President Trump has declared a national emergency on the Mexican border in a move to access billions of dollars previously unobtainable to build a wall between the United States and Mexico. Critics have voiced concern over the president's latest move, which appears to clash with the separation of powers doctrine.
The United States Constitution splits the United States government into three distinct branches: the legislature, the executive, and the judicial. Each branch is meant to act as a "check" on other branches' power, so that no one branch or individual has too much control.
The border wall was one of Trump's campaign promises, and one he has thus far failed to fulfill. Trump claimed a border wall would stop an influx of non-US citizens from entering the country illegally, and as a result would reduce crime. Realistically, any such wall would likely be ineffective and extremely expensive. Trump told crowds during the 2016 election that Mexico would pay for the wall - something Mexico never agreed to and has vehemently denied.
The president unsuccessfully demanded $5.7 billion from Congress to fund his wall in late 2018, and proceeded to shut down the federal governement when he didn't get his wish. The shutdown, which left 800,000 federal employees out of work for over 30 days, was the longest in US history. The FDA stopped routine inspections and countless airports suffered major delays due to TSA staffing shortages. The White House ordered the IRS to continue issuing tax refunds during the shutdown, despite workers not being paid until the shutdown ended.
In 1976, Congress gave the president the power to pronounce a national emergency when appropriate through the National Emergencies Act. The law provides no definition of "emergency," leaving it up to the president's discretion. The act of declaring a national emergency opens up specialized laws and powers to the president, some of which have money not otherwise accessible to the president. Two such powers may allow the president to use Defense Department funding to build the wall. Such funds are set aside for military construction projects or civil projects supporting the military and national defense.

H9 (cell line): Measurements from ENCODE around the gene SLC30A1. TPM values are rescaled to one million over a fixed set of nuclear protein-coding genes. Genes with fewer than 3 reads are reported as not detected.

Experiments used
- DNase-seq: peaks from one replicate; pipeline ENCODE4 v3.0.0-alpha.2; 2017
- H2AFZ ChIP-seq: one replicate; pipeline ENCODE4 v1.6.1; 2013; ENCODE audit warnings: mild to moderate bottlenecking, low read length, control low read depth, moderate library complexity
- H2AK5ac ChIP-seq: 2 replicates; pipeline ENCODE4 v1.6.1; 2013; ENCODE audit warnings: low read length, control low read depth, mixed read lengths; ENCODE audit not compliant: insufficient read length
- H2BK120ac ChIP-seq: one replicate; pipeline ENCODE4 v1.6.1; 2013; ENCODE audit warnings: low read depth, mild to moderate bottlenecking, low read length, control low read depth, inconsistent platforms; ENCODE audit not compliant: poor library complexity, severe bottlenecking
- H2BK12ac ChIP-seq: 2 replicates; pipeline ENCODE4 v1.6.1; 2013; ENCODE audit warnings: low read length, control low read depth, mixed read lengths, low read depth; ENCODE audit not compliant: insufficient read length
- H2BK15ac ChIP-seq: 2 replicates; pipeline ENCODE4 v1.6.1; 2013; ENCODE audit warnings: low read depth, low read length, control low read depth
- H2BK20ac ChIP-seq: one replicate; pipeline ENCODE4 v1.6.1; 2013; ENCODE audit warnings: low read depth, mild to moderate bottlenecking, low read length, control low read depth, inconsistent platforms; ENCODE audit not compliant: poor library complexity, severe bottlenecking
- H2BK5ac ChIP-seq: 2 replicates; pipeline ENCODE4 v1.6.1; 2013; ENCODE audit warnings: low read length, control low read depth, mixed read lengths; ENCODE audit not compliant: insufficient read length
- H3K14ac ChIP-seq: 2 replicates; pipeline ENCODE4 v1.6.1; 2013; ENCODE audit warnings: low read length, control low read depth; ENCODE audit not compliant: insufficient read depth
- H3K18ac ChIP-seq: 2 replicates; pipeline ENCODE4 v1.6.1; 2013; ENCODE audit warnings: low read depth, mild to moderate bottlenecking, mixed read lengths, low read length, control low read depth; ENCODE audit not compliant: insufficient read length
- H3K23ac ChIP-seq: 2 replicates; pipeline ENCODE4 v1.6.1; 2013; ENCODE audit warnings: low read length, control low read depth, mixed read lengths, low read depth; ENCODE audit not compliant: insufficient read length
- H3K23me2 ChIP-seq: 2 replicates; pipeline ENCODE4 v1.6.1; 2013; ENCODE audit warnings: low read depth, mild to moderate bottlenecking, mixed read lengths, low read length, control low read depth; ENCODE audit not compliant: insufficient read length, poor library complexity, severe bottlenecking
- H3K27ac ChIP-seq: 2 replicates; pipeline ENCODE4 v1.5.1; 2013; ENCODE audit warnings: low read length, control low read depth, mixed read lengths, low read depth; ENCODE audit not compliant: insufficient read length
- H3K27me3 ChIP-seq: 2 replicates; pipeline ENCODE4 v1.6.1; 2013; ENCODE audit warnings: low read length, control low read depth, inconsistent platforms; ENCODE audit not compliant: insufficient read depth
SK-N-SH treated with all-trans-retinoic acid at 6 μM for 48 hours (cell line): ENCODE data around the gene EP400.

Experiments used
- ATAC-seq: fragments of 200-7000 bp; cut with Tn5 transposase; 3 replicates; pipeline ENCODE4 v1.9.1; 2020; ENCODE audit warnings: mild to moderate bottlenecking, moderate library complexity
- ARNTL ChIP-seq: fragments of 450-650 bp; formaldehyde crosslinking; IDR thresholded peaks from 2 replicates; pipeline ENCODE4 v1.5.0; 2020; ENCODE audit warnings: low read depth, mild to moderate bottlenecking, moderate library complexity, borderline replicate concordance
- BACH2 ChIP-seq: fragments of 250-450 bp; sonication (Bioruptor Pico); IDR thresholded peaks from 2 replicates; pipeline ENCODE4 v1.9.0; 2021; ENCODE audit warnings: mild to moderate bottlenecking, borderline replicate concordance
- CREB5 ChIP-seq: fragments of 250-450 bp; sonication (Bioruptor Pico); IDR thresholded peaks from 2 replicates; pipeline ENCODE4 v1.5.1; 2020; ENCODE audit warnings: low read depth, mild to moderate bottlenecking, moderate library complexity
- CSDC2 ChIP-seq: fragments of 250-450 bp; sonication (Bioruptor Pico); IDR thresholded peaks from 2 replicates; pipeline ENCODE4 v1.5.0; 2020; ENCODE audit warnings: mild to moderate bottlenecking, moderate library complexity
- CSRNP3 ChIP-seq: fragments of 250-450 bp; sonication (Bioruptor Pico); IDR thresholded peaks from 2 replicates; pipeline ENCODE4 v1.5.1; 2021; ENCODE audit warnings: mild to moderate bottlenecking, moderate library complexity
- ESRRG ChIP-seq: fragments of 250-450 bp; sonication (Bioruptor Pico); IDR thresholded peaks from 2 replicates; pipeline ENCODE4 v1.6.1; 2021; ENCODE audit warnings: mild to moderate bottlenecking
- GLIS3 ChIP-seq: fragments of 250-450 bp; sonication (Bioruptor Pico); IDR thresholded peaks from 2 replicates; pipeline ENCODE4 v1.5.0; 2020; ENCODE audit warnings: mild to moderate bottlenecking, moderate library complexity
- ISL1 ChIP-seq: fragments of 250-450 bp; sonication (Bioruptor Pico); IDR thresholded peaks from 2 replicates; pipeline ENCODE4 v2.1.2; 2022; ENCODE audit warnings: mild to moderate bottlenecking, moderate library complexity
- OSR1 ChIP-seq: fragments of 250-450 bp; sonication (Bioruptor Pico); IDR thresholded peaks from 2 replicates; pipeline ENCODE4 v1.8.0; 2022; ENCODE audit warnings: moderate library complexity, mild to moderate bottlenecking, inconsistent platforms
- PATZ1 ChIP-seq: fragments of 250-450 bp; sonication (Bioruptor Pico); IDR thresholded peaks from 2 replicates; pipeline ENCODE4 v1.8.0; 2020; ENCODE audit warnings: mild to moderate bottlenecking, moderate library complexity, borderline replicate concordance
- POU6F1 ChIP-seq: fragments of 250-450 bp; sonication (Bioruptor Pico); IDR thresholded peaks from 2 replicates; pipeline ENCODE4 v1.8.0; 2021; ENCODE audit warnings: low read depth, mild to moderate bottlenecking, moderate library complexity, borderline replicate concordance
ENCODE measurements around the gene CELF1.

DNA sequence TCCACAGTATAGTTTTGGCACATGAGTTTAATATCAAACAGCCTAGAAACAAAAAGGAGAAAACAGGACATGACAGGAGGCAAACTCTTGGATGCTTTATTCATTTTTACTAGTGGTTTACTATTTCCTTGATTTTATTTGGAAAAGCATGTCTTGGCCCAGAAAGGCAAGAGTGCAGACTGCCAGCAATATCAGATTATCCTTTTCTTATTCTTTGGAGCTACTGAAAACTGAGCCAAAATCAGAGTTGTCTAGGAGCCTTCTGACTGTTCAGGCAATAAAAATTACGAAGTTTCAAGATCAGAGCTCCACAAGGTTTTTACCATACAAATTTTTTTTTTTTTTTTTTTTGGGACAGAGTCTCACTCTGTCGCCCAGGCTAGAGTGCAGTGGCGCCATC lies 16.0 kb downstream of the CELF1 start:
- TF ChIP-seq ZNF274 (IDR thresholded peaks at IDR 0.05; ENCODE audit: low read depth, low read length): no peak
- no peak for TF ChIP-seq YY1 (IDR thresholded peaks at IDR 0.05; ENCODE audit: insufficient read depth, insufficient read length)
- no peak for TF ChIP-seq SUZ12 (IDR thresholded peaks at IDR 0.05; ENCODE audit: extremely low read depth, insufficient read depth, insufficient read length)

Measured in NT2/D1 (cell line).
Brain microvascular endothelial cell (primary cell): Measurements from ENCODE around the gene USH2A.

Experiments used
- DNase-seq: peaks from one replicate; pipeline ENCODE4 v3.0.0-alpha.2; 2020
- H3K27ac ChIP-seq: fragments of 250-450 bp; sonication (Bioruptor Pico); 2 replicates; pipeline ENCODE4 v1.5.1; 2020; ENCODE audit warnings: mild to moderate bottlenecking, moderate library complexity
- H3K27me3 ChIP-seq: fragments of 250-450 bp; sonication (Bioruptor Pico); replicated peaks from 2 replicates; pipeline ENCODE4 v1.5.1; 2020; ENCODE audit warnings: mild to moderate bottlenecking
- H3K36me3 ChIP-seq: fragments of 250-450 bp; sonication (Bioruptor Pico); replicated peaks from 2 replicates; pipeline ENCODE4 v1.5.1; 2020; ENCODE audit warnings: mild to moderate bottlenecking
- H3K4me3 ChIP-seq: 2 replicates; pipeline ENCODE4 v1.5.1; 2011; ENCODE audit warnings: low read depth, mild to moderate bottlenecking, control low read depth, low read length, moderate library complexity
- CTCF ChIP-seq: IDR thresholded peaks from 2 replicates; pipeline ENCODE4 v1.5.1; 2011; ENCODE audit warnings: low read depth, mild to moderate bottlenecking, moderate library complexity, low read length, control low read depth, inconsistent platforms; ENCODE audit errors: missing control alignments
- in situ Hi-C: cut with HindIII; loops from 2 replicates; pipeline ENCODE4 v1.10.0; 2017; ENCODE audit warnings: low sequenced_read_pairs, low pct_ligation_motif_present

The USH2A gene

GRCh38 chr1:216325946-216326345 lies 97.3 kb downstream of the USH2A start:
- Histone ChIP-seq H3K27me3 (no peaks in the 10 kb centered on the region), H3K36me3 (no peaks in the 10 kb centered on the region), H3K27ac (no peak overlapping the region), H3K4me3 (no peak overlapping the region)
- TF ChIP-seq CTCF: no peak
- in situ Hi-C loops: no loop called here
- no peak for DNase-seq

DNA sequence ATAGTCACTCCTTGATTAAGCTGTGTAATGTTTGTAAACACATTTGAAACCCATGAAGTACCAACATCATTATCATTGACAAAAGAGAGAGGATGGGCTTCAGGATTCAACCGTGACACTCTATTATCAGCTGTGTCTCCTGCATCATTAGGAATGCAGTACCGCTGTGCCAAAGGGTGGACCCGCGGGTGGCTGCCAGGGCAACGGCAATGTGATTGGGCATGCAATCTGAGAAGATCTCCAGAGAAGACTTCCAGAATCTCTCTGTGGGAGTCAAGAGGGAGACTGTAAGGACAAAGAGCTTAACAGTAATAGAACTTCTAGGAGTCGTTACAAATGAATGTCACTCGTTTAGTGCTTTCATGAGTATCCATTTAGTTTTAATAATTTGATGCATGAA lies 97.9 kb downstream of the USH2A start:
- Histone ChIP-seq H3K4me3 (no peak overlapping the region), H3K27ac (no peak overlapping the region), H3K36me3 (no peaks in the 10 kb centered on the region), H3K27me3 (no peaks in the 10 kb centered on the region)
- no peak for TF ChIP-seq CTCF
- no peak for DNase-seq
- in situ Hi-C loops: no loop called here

Anyone directly affected by the national emergency declaration can challenge it in court, which Trump has addressed. In a disorganized televised statement following his declaration, Trump said, "Look, I expect to be sued. And we'll win in the Supreme Court."
Many have pointed out that the president may be setting a dangerous precedent that the executive branch can ignore the decisions of Congress, who has already approved a budget that did not include the money Trump wanted for a border wall.
Congress can vote to reject the declaration, which may happen soon. The House and the Senate can take a joint resolution of termination to end the emergency status if they believe the president is acting irresponsibily or the threat has diminished. Democratic Representative Joaquin Castro of Texas has already stated he was ready to introduce such a resolution.
Whatever the outcome, the president has certainly changed his position regarding such tactics from President Obama's term. In 2014, Trump criticized Obama for using his executive authority to stop millions of immigrants from deportation after Congress refused to do so. In response, Trump tweeted: "Repubs must not allow Pres Obama to subvert the Constitution of the US for his own benefit & because he is unable to negotiate w/Congress".
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